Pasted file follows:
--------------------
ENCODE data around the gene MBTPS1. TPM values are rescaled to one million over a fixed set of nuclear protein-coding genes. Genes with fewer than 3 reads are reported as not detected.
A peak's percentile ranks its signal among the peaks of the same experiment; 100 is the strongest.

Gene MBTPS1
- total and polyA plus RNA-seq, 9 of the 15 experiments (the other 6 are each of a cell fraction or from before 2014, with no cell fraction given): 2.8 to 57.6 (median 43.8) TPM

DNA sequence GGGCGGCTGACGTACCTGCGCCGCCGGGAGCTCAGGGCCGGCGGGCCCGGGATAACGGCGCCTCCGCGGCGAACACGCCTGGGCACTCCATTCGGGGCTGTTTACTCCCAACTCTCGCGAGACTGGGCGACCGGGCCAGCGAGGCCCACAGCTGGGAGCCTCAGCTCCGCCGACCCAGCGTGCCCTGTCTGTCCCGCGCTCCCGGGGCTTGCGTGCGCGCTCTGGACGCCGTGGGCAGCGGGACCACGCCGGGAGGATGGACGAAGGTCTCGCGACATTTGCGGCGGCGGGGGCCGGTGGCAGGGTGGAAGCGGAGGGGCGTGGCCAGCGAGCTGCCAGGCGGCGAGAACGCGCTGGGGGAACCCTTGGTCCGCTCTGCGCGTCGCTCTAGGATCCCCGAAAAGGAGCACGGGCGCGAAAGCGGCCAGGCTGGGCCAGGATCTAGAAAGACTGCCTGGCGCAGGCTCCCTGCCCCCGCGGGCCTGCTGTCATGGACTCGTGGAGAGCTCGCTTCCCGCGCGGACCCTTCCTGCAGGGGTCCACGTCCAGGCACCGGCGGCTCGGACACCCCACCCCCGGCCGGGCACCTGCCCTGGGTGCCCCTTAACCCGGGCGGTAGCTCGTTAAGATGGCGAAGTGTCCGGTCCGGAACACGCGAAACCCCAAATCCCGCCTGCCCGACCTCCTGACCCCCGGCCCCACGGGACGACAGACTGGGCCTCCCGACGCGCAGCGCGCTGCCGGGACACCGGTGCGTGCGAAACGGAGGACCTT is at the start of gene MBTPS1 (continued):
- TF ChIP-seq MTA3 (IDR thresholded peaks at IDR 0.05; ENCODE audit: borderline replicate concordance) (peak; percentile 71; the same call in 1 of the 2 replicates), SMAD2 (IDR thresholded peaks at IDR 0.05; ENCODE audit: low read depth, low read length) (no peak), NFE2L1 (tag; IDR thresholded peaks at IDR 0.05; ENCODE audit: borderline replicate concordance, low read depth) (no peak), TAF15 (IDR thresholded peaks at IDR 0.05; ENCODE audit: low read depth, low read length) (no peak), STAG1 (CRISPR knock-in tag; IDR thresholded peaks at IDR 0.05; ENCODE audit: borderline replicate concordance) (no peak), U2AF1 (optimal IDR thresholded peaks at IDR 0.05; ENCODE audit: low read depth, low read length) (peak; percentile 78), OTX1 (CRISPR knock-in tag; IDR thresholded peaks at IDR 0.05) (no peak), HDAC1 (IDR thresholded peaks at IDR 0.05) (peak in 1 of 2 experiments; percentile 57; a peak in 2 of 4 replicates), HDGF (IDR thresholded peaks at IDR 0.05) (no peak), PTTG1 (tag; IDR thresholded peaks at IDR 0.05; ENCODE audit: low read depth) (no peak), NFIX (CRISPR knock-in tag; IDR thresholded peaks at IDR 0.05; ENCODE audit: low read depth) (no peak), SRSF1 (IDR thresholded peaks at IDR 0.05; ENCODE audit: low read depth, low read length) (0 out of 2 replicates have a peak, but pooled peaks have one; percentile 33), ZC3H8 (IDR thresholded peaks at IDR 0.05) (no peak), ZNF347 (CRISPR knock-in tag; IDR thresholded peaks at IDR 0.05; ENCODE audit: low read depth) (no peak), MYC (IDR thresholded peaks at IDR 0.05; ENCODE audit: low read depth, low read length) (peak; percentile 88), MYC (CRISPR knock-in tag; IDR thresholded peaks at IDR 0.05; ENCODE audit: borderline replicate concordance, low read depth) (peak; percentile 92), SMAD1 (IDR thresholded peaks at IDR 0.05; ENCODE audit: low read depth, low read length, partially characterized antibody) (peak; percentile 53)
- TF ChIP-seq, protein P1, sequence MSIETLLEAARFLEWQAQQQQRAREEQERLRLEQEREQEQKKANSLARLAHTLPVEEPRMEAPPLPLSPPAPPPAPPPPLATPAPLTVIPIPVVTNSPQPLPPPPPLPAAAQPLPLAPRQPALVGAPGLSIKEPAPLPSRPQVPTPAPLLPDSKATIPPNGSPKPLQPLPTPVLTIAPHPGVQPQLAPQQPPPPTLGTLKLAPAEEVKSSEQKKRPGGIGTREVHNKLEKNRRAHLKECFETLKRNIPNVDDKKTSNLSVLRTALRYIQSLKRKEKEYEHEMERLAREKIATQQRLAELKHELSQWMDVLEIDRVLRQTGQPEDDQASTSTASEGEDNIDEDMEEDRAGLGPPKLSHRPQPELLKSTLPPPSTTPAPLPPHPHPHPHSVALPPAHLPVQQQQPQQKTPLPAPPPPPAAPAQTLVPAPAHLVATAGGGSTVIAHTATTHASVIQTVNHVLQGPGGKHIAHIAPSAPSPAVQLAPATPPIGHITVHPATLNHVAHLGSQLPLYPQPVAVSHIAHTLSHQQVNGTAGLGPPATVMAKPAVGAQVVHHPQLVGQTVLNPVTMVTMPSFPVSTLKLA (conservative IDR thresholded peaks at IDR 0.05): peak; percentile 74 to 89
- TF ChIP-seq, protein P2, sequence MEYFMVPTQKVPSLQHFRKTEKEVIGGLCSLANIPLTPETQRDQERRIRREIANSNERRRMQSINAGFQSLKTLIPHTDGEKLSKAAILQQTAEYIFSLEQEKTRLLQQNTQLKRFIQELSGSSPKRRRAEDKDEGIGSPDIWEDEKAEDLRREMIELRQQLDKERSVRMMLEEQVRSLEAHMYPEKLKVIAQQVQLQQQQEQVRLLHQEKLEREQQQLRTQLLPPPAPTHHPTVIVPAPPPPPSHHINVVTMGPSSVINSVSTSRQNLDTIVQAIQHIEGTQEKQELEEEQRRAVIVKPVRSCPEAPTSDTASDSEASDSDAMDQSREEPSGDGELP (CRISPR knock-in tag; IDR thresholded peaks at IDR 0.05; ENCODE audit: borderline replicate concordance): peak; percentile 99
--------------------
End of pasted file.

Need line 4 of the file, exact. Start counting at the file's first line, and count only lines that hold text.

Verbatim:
- total and polyA plus RNA-seq, 9 of the 15 experiments (the other 6 are each of a cell fraction or from before 2014, with no cell fraction given): 2.8 to 57.6 (median 43.8) TPM